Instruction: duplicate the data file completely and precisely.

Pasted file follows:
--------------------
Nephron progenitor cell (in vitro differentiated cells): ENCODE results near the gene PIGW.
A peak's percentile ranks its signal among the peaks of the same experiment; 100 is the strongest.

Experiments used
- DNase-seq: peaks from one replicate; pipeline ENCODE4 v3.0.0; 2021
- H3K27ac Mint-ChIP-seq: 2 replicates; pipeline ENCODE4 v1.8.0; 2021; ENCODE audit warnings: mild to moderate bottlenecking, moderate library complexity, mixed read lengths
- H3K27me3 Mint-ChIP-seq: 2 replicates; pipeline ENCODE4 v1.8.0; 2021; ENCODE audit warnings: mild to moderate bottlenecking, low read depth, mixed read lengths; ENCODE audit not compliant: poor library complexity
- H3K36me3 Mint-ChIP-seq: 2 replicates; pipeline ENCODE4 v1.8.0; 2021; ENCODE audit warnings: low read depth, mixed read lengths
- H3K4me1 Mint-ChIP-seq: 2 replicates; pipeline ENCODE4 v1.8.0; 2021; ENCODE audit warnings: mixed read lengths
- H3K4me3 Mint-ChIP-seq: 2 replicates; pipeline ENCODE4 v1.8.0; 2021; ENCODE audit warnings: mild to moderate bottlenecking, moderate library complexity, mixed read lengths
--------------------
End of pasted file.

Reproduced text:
Nephron progenitor cell (in vitro differentiated cells): ENCODE results near the gene PIGW.
A peak's percentile ranks its signal among the peaks of the same experiment; 100 is the strongest.

Experiments used
- DNase-seq: peaks from one replicate; pipeline ENCODE4 v3.0.0; 2021
- H3K27ac Mint-ChIP-seq: 2 replicates; pipeline ENCODE4 v1.8.0; 2021; ENCODE audit warnings: mild to moderate bottlenecking, moderate library complexity, mixed read lengths
- H3K27me3 Mint-ChIP-seq: 2 replicates; pipeline ENCODE4 v1.8.0; 2021; ENCODE audit warnings: mild to moderate bottlenecking, low read depth, mixed read lengths; ENCODE audit not compliant: poor library complexity
- H3K36me3 Mint-ChIP-seq: 2 replicates; pipeline ENCODE4 v1.8.0; 2021; ENCODE audit warnings: low read depth, mixed read lengths
- H3K4me1 Mint-ChIP-seq: 2 replicates; pipeline ENCODE4 v1.8.0; 2021; ENCODE audit warnings: mixed read lengths
- H3K4me3 Mint-ChIP-seq: 2 replicates; pipeline ENCODE4 v1.8.0; 2021; ENCODE audit warnings: mild to moderate bottlenecking, moderate library complexity, mixed read lengths